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The Ordinary Acrobat
by Duncan Wall


While studying in Paris, one of the professors sent Duncan Wall and his classmates to a modern circus. Wall was blown away – the show was nothing like the downtrodden, tired circus he remembered from his childhood. Acrobats sang Simon and Garfunkel. A juggler tossed oranges in the air while reciting Proust. There were no animals or freaks, just talented performers. Wall was hooked. He became obsessed, so eager to learn more about the circus that he studied at the Ecole Nationale du Cirque de Rosny-sous-Bois as a Fulbright scholar, and learned how to backflip, soar through the air on a trapeze, and juggle. In The Ordinary Acrobat he mixes memories of his experience with the history of the circus. He looks at the past and the origins of many of the circus arts, the heyday of the circus in the 19th and early 20th century, its current state in American and Europe, and the impact organizations like Cirque du Soleil will have on its future.

The sum total of what I know about the circus comes from the movies like Disney’s Dumbo and books like The Night Circus and Like Water for Elephants. Well, that’s not entirely true. I’ve also been to a couple of circus performances over the years, but most of those experiences were early enough in my childhood that I remember them only vaguely. Anyway. My entire point of mentioning this is just to make it obvious that I am in no way an expert or even all that informed about the circus. But I’ve got a little soft spot in my heart for the romance of the circus, so when I spotted this book I thought it sounded really interesting.

And it was fascinating. Wall breaks down the chapters by discipline, so in one chapter you’ll learn all about jugglers, in the next about clowns, and so on. I really liked this format. Wall takes a very meandering journey through his topic, though – a paragraph about his classes at the Ecole Nationale du Cirque slips into a biography of one of the stars of a particular discipline before jumping back in time a few centuries to explore the history of the practice. There’s no chronological rhyme or reason to it – in fact, there is something fluid and dream-like about time here as it slips back and forth like something wriggling and alive. This refusal by Wall to tell his story chronologically works because there’s a timeless quality to the circus, and if the narrative at times seems chaotic, well – it is no more so than life under the big top tent, where a different performance plays simultaneously in multiple rings. I think this non-linear storytelling also helped meld Wall’s own experiences with the greater history of the circus, casting him as one of its players.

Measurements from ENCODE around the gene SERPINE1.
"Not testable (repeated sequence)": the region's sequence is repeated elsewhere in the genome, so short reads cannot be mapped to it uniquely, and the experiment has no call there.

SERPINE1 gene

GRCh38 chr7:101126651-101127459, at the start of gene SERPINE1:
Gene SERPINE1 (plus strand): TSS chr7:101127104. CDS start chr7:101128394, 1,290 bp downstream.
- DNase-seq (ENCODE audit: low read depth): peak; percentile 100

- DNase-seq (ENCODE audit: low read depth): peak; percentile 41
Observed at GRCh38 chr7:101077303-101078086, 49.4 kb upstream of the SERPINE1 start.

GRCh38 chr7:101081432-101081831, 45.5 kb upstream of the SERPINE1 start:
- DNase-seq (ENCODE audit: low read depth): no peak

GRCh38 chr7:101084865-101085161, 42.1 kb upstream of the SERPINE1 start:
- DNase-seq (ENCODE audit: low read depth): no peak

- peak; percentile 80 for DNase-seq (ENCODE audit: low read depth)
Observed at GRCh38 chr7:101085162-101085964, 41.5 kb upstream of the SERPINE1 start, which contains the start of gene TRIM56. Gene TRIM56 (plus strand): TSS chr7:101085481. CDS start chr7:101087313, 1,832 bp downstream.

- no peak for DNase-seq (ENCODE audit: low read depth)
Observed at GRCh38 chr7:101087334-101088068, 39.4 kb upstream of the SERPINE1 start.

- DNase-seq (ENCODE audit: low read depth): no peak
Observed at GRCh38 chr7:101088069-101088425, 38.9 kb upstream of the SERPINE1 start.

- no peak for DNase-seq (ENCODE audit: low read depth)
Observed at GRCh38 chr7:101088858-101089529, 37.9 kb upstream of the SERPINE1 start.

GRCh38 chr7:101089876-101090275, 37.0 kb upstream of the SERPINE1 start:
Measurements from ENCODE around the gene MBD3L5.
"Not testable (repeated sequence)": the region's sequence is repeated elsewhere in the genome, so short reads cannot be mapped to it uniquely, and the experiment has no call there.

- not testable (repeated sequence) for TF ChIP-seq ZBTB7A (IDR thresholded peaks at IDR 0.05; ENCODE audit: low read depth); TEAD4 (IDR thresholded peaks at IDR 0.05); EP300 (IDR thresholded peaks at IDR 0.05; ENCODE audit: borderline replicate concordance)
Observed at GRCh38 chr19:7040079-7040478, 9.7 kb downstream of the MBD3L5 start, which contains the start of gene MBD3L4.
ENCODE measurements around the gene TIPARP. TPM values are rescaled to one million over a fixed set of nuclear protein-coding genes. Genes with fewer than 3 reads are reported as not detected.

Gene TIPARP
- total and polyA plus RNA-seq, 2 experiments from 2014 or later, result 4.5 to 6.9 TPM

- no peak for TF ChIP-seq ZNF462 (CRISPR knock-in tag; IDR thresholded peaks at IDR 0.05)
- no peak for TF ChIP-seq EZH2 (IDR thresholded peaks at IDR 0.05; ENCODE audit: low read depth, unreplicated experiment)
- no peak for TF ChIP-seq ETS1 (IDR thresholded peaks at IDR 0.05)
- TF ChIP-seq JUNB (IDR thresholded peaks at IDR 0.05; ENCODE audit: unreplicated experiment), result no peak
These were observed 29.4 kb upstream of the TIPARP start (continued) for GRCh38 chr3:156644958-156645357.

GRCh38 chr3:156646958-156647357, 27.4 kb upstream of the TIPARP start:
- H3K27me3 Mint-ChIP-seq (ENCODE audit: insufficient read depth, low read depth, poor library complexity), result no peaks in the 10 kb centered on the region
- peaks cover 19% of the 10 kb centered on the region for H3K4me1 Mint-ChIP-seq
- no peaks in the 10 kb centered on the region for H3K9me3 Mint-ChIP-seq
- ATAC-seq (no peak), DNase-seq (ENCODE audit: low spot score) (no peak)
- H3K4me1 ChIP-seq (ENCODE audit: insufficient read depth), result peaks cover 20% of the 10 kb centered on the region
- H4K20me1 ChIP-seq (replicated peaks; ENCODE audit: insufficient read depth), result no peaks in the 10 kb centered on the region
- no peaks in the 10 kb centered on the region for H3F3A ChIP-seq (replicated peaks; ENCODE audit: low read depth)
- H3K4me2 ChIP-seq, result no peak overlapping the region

So yes, I really enjoyed this book. There are some things that I wish Wall could have addressed in more depth. His examination of each discipline is relatively brief and shallow, but considering he could have written a full-length book for each one I think he strikes a good balance between a survey of the arts and providing details. There are subjects I wish he would have addressed, like the Wild West shows of men like Buffalo Bill and modern day rodeos – how do they fit in with the circus? Are they brothers, cousins or completely different animals? Or I wish that he had spent a chapter or two on the circus in pop culture – even just an index of tv shows, films and books set in the circus, with brief descriptions of each one, would have been great. But The Ordinary Acrobat is wonderfully entertaining without that stuff, and I’d highly recommend it to those who can’t help but feel nostalgic about the circus.


4.5 out of 5 stars


To read more about The Ordinary Acrobat, buy it or add it to your wishlist click here.



Peeking into the archives...today in:
2012: Fashionista Piranha on hiatus…
2011: Dreadfully Ever After by Steve Hockensmith
2010: Erotica gives book publishers surprising boost…
2009: Book Trailer: Cleopatra’s Daughter by Michelle Moran

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